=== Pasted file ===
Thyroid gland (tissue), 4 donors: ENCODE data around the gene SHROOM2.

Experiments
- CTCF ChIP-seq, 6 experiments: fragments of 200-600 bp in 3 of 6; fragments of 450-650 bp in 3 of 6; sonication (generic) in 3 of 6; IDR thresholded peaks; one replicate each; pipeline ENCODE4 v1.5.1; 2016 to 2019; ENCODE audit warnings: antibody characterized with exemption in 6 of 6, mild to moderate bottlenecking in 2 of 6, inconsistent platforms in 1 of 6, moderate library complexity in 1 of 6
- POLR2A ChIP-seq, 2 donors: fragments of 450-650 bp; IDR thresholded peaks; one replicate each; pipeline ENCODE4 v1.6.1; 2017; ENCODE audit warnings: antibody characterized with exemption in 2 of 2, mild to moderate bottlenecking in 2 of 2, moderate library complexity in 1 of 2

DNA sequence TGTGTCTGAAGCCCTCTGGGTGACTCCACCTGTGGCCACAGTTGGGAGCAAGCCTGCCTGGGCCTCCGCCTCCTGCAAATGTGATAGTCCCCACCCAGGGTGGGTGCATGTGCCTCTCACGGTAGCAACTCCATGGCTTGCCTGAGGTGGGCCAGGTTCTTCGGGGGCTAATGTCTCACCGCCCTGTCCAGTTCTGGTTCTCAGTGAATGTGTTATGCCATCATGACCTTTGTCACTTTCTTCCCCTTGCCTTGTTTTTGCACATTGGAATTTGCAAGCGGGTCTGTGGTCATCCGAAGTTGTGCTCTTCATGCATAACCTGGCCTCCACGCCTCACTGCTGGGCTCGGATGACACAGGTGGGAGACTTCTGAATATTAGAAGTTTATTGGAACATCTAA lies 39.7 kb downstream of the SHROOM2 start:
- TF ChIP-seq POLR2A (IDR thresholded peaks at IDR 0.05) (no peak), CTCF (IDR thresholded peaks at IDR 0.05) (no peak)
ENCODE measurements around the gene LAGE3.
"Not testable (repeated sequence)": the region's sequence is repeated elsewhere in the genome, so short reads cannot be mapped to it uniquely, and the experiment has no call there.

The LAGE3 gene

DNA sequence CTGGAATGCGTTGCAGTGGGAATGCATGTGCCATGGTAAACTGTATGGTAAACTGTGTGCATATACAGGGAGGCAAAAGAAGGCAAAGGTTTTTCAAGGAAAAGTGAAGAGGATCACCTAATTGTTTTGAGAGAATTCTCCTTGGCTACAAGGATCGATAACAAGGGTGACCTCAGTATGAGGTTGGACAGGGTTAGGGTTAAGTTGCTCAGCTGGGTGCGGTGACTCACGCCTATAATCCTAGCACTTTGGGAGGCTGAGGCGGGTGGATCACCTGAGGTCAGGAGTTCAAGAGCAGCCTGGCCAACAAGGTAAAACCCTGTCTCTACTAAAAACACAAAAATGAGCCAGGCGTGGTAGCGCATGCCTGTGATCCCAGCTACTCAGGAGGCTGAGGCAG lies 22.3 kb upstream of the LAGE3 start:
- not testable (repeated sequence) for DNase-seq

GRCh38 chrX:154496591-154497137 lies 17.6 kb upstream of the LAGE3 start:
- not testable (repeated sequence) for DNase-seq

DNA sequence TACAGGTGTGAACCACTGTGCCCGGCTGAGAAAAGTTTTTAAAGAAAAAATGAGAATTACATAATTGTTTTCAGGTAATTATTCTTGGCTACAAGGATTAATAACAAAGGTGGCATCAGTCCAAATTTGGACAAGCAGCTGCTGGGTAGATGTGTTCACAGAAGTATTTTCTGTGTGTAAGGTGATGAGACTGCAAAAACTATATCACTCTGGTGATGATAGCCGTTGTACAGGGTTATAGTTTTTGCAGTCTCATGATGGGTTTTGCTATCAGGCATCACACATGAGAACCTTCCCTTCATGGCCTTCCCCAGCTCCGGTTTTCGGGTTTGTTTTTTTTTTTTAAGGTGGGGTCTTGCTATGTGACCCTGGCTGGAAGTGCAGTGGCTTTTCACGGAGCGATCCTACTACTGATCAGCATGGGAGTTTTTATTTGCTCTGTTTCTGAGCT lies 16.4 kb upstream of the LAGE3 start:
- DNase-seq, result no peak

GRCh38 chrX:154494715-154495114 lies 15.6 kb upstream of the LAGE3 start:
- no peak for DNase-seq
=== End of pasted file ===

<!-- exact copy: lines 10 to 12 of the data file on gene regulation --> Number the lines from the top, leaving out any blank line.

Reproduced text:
DNA sequence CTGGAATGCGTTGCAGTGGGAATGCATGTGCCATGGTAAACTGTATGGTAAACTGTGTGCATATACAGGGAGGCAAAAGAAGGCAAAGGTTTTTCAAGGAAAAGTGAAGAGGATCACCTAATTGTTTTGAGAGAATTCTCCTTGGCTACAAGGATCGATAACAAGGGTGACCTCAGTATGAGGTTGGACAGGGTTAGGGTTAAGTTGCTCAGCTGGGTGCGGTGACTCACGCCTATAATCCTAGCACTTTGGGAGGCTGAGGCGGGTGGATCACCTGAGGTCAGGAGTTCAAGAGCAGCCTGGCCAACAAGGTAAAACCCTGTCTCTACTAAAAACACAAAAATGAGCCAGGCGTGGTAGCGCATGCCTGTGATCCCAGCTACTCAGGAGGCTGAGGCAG lies 22.3 kb upstream of the LAGE3 start:
- not testable (repeated sequence) for DNase-seq

GRCh38 chrX:154496591-154497137 lies 17.6 kb upstream of the LAGE3 start: